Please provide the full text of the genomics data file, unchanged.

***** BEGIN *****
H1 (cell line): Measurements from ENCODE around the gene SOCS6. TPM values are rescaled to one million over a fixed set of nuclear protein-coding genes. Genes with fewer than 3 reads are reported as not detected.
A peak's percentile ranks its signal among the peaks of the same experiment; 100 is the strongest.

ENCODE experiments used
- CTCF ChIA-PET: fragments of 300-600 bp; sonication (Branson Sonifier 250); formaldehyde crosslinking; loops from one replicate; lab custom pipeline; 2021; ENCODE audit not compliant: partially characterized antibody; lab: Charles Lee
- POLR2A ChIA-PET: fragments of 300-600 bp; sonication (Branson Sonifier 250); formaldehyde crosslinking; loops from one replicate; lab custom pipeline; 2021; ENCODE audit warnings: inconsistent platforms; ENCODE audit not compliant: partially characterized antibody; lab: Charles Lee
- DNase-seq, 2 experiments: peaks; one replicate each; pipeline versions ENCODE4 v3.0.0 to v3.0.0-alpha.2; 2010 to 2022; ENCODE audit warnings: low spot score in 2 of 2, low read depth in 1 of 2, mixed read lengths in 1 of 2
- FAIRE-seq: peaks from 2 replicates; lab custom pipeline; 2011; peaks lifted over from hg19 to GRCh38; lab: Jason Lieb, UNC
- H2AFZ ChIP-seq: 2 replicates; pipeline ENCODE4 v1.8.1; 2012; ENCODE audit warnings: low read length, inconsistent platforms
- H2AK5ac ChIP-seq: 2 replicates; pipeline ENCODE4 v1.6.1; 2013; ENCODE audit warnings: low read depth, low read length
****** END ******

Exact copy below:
H1 (cell line): Measurements from ENCODE around the gene SOCS6. TPM values are rescaled to one million over a fixed set of nuclear protein-coding genes. Genes with fewer than 3 reads are reported as not detected.
A peak's percentile ranks its signal among the peaks of the same experiment; 100 is the strongest.

ENCODE experiments used
- CTCF ChIA-PET: fragments of 300-600 bp; sonication (Branson Sonifier 250); formaldehyde crosslinking; loops from one replicate; lab custom pipeline; 2021; ENCODE audit not compliant: partially characterized antibody; lab: Charles Lee
- POLR2A ChIA-PET: fragments of 300-600 bp; sonication (Branson Sonifier 250); formaldehyde crosslinking; loops from one replicate; lab custom pipeline; 2021; ENCODE audit warnings: inconsistent platforms; ENCODE audit not compliant: partially characterized antibody; lab: Charles Lee
- DNase-seq, 2 experiments: peaks; one replicate each; pipeline versions ENCODE4 v3.0.0 to v3.0.0-alpha.2; 2010 to 2022; ENCODE audit warnings: low spot score in 2 of 2, low read depth in 1 of 2, mixed read lengths in 1 of 2
- FAIRE-seq: peaks from 2 replicates; lab custom pipeline; 2011; peaks lifted over from hg19 to GRCh38; lab: Jason Lieb, UNC
- H2AFZ ChIP-seq: 2 replicates; pipeline ENCODE4 v1.8.1; 2012; ENCODE audit warnings: low read length, inconsistent platforms
- H2AK5ac ChIP-seq: 2 replicates; pipeline ENCODE4 v1.6.1; 2013; ENCODE audit warnings: low read depth, low read length